Through most of American history, great tragedies produced great reforms.  No longer.  The Great Red State of West Virginia is dependent on federal largesse to get water to drink, at enormous expense and waste of time, talent and money.  Meanwhile, West Virginia’s Members of Congress conspire in Washington, D.C., to strip federal agencies from any power to even worry about what may be poisoning West Virginians.

Gov. Tomblin’s speedy action may seem out of place, not because there is great danger, but because he’s acting to protect public health without a mass of dead bodies in view to justify his actions.  We don’t see that much anymore (Texas Gov. Rick Perry and Attorney General Greg Abbott didn’t cancel appointments to get to West, Texas to even offer sympathy, but instead scheduled weekend jaunts after it was clear the fire was out and there was no danger.  The good people of West did not greet them with a hail of rotten tomatoes, but thanked them for their concern.  Americans are nothing if not polite.)

I was struck with the news last night because I could find no report of just what was the chemical that leaked into the rivers.  This morning we finally learned it was MCHM.  In the depths of some of those stories, we also learn that the leak may have been going on for some time.  Though thousands of gallons of the stuff are missing, the concentrations in the river suggest not much is leaking now . . . the rest leaked earlier, and is already water under the bridge south of Charleston.

What do you think state and federal authorities should do in this case?  What do you think will actually happen?

More:

Update January 12, 2014:  JRehling got it right:


Powerful demonstrations of how concealed carry permits may not make us safer

September 20, 2013

Wholly apart from the two guys in Michigan who shot each other to death yesterday.

ABC News ran some tests.  People with concealed carry permits — how would they help in mass shooting situations?

Part 1:

Part 2:

Liberals Unite commented on these videos:

The controlled study documented in these videos show that concealed carry permit holders are fooling themselves if they think they will be able to react effectively to armed aggressors.  Most CCW holders won’t even be able to un-holster their gun.  They will more likely be killed themselves or kill innocent bystanders than stop the aggressor.

For more details, see “Unintended Consequences: Pro-Handgun Experts Prove That Handguns Are a Dangerous Choice for Self-Defense.” http://www.vpc.org/studies/unincont.htm.

CCW permit holders don’t protect innocent people.  They kill them.

Perhaps we should discuss preventing these cases altogether.  Discuss politely.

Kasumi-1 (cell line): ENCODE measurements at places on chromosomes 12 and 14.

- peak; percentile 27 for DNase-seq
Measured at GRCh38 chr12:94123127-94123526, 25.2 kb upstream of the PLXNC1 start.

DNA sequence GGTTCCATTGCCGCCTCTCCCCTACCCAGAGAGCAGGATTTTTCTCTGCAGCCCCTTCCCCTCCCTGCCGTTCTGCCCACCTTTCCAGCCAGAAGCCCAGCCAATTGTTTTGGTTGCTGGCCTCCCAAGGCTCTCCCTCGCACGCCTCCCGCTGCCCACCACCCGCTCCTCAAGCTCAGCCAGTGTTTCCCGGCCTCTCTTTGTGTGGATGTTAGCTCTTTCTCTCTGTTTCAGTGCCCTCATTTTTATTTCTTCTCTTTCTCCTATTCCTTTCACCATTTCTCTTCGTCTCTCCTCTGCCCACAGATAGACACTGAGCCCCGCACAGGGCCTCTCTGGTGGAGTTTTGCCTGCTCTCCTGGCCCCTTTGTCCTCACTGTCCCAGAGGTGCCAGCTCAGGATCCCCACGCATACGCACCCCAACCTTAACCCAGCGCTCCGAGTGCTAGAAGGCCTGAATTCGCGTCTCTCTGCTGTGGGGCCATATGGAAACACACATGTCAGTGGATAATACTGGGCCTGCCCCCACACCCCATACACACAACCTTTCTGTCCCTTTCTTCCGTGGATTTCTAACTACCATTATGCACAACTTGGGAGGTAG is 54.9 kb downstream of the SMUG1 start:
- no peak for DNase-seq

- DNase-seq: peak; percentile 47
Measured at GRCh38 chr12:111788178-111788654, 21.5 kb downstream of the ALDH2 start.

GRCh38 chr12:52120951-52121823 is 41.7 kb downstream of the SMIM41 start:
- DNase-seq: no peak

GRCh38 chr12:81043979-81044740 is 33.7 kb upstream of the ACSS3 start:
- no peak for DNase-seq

More:

It's a cotton t-shirt, not Kevlar.

It’s a cotton t-shirt, not Kevlar.


Killer county budget: “People will die”

November 27, 2008

How bad is our economic mess?

Ask county officials in Hamilton County, Kentucky (across the Ohio River from Cincinnati, Ohio).  According to Cincinnati.com, the website for the Cincinnati Enquirer:

County Administrator Patrick Thompson said Monday that the county may have to slash another $2.3 million from its already bare-bones budget proposed for 2009 because of tumbling sales tax collections and reduced funding from the state.

That means that the county will have to find more cuts on top of the more than $40 million it’s already cut from departmental requests.

The news comes as the county sheriff and other public safety officials say even the current recommendations will devastate their ability to do their jobs.

“It’s downright dangerous,” said Michael Snowden, director of Hamilton County’s Emergency Management Agency. “People will die. It’s as simple as that.”

He was referring to a recommendation to withdraw funding for the Greater Cincinnati Hazmat team, which responds to hazardous material spills.

The budget for 2009 has already been cut $31 million below the budget for 2008, to $241 million total.  Recommendations are already in place to lay off 500 workers.

What to do?

Project lower sales tax revenues.  Already done.

The county previously predicted $65 million, or a 0 percent growth, in sales tax receipts next year. Sales tax revenue typically accounts for about 25 percent of the county’s general fund budget. But because of the credit crunch and bailout fallout, all of which just came to a head in the past few months, spending has plummeted and the holiday shopping picture looks bleak. Thompson asked the board to revise that number to $63.9 million, a decrease of $1.1 million.

Maybe the state government can help out?

He also recommended reducing the amount of local money the county would receive from the state by 5 percent, or $1.2 million, to about $22.8 million because the state is in a similarly tough budget situation and likely won’t be able to fund the county adequately.

At least make sure that the public safety offices get funded.

Hamilton County Sheriff Simon Leis said the cuts will have a “dramatic impact” impact on his department. “In my career in law enforcement, this is the worst I’ve ever seen,” he said after the meeting about the budget situation. “We’ve got major problems.”

He said he may decide to cease providing security at the county buildings rather than take deputies off the road. If the county closes the Queensgate jail, 84 corrections officers and 25 support personnel would lose their jobs and 450 inmates would be released, said Leis. Because the county’s main jail has long been out of room, the Queensgate jail, meant for only low-level inmates, now also houses some of the more serious offenders, he said. Inmate charges include burglary, robbery and drug abuse.

“We do have violent offenders down there,” Leis said. “They’re not choir boys.”

The county says it can’t afford to staff or maintain the aging jail, which it leases from a corrections company.

By law, the Hamilton County, Ohio, budget needs to be locked in by January 1, 20 days prior to the inauguration of the new president. No one is talking about bail-outs for state and local governments, yet.

What would you do?